in Ethnologia Europaea
Grete Swensen University of Oslo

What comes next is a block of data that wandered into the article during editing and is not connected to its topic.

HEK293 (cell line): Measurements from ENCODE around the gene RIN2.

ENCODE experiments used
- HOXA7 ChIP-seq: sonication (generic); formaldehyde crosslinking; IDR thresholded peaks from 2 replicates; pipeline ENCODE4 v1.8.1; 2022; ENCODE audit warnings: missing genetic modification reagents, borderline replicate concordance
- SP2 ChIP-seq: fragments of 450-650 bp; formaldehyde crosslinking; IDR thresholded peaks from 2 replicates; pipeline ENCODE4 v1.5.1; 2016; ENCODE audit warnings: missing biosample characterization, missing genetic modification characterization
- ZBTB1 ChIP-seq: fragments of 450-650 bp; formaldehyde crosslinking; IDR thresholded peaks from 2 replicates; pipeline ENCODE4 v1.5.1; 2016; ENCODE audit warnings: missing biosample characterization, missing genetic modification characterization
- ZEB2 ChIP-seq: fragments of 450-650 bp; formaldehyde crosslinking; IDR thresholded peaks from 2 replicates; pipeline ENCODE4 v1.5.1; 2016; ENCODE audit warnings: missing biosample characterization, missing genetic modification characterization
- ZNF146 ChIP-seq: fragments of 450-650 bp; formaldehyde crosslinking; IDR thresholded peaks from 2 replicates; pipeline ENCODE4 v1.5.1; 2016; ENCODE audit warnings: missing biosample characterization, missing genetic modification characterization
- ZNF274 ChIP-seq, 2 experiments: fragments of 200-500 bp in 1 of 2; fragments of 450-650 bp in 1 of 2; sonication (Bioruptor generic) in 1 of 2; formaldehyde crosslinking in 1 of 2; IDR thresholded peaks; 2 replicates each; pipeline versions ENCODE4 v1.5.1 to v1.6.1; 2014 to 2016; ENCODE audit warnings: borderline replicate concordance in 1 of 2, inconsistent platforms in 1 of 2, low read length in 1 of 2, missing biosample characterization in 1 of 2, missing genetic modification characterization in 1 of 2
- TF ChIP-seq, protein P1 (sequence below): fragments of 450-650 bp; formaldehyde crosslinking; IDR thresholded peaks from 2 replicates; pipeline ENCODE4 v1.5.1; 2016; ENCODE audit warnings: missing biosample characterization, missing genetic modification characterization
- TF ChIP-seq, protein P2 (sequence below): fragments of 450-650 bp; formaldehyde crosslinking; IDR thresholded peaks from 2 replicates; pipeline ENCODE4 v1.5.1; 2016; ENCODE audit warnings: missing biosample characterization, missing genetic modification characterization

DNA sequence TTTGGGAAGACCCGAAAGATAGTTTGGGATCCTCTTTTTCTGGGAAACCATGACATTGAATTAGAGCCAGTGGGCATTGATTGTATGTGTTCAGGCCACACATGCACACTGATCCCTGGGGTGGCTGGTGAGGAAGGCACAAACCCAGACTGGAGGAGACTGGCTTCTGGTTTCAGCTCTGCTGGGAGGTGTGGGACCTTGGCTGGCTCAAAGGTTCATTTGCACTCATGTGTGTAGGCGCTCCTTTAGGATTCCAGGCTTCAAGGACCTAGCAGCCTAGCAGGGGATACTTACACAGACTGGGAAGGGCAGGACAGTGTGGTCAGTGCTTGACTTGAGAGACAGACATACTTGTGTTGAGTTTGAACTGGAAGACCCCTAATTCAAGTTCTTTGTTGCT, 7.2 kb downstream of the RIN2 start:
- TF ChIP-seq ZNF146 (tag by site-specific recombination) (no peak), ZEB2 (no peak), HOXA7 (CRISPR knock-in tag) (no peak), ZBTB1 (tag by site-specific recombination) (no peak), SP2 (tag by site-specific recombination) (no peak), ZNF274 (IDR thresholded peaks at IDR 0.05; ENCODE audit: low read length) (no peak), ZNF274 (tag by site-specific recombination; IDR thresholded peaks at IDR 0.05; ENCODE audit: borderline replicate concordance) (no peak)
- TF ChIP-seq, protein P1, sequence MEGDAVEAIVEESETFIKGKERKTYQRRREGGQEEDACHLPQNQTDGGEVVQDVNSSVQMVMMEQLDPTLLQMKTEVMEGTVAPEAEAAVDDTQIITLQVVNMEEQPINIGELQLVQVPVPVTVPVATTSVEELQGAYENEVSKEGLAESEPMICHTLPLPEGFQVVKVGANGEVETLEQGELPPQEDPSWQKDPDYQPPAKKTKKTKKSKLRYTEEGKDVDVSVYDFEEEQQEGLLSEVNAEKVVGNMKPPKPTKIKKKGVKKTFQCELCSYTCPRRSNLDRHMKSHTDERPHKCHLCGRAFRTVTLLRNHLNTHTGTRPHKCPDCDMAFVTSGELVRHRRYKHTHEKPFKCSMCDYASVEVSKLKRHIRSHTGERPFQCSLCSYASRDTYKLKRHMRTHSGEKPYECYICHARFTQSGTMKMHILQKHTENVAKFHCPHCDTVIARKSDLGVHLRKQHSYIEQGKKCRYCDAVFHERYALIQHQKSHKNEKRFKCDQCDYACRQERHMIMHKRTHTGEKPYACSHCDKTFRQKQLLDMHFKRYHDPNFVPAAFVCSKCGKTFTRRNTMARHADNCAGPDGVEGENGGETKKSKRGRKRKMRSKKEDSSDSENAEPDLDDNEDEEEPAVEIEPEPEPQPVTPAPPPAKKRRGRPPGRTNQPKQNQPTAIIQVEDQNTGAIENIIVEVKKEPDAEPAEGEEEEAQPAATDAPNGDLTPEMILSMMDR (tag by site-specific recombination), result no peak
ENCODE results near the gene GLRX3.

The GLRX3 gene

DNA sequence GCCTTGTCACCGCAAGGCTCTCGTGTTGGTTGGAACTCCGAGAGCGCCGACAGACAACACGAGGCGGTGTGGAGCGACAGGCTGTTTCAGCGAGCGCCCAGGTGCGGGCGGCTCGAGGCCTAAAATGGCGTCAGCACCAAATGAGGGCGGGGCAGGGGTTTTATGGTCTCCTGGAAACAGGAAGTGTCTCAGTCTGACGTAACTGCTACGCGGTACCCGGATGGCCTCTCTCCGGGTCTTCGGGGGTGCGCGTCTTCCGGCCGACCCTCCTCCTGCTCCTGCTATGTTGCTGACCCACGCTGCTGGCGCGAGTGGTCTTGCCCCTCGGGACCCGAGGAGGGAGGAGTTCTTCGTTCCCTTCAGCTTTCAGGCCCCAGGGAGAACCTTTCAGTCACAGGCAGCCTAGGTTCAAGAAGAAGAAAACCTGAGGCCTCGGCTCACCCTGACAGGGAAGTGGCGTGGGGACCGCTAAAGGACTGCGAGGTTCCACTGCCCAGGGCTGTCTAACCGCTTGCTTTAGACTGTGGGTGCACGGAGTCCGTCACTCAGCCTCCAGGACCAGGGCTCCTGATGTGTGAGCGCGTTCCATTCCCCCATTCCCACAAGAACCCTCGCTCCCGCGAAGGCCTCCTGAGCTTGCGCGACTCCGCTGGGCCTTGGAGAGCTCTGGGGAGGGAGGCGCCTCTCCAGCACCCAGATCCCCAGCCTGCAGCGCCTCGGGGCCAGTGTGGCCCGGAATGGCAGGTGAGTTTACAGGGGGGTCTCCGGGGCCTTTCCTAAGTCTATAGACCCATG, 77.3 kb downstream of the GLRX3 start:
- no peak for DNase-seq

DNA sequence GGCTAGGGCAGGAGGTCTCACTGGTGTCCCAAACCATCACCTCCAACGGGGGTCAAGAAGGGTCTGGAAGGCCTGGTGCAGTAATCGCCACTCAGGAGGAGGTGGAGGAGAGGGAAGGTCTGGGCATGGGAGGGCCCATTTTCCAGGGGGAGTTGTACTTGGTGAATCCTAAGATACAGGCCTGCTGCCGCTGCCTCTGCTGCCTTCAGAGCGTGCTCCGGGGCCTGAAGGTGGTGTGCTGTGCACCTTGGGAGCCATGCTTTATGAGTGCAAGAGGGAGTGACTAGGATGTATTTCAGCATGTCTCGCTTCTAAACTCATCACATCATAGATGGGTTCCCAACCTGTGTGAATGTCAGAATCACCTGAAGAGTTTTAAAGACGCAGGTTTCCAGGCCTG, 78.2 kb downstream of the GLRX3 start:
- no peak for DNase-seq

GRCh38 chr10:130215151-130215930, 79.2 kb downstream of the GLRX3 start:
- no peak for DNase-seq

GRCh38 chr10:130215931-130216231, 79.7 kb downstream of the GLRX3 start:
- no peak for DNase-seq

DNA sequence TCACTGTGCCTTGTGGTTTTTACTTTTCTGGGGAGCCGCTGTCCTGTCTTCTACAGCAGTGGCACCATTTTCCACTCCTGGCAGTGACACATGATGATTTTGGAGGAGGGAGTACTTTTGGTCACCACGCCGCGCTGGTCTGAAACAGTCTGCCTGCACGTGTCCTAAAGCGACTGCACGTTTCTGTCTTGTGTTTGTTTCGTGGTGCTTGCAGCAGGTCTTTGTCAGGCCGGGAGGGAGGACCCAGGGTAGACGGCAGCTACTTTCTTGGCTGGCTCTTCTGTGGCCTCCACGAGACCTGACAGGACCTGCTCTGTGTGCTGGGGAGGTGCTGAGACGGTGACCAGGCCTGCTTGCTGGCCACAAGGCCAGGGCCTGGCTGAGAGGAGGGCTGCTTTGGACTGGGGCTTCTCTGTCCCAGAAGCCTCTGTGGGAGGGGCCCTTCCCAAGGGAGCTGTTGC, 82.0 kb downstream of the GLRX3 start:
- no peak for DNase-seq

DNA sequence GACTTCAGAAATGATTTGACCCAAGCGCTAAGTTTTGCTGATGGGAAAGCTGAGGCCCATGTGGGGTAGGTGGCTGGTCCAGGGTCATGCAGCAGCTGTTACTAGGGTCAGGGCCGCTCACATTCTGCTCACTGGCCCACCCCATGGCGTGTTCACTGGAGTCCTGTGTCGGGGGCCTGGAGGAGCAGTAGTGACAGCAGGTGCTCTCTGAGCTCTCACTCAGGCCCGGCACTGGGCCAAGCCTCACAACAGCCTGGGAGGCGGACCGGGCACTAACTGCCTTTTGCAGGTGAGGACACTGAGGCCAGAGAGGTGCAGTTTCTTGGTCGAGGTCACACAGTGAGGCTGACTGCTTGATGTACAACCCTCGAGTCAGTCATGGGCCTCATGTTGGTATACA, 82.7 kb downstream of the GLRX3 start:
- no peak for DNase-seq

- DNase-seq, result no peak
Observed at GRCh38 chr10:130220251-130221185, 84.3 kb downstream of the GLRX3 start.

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Based on a critical reading of three prison protocols from 1860 to 1930, this article examines the affective quality of prisons as social spaces. Guided by concepts such as affect and embodiment, it looks closer at the ways anger, rage, and frustration were bodily expressed. In a place where silence ruled, anger and frustration were channelled through the use of material devices and bodily practices (involving breaking material devices into pieces, making noise, catching glimpses of light, communication with other prisoners via piping systems, etc.), all at the cost of longer imprisonment and reduction in meagre food rations. The soundscape experienced by insiders stands in contrast to outsiders’ views of prisons as large secluded fenced-in buildings enveloped in silence.

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